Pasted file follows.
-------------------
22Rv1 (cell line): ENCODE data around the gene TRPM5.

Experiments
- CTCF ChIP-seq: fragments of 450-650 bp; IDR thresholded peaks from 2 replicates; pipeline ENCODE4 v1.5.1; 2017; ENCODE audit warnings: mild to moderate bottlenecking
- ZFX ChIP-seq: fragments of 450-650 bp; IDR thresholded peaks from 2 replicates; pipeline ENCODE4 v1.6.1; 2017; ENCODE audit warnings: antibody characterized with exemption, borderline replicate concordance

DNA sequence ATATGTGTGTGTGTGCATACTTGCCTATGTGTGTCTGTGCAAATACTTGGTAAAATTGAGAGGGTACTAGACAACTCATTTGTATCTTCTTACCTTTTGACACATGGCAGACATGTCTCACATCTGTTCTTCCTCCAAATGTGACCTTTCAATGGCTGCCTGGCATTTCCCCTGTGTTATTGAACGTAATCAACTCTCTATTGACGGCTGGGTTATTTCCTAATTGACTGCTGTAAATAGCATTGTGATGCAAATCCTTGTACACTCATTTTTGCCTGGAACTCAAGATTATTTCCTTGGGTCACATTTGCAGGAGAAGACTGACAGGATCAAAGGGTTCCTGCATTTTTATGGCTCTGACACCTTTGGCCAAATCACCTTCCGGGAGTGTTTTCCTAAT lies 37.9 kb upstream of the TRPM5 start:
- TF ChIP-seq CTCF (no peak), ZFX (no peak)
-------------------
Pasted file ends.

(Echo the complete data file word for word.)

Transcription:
22Rv1 (cell line): ENCODE data around the gene TRPM5.

Experiments
- CTCF ChIP-seq: fragments of 450-650 bp; IDR thresholded peaks from 2 replicates; pipeline ENCODE4 v1.5.1; 2017; ENCODE audit warnings: mild to moderate bottlenecking
- ZFX ChIP-seq: fragments of 450-650 bp; IDR thresholded peaks from 2 replicates; pipeline ENCODE4 v1.6.1; 2017; ENCODE audit warnings: antibody characterized with exemption, borderline replicate concordance

DNA sequence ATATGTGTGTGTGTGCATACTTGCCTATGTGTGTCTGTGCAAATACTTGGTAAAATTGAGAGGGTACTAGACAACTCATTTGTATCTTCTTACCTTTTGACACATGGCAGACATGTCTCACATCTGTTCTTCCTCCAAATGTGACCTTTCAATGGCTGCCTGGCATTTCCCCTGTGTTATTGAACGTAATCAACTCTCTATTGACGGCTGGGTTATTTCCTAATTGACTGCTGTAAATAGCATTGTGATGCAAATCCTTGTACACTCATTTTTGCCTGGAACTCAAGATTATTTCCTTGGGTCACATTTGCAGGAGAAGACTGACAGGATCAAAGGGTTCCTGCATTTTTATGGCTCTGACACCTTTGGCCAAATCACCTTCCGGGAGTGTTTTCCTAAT lies 37.9 kb upstream of the TRPM5 start:
- TF ChIP-seq CTCF (no peak), ZFX (no peak)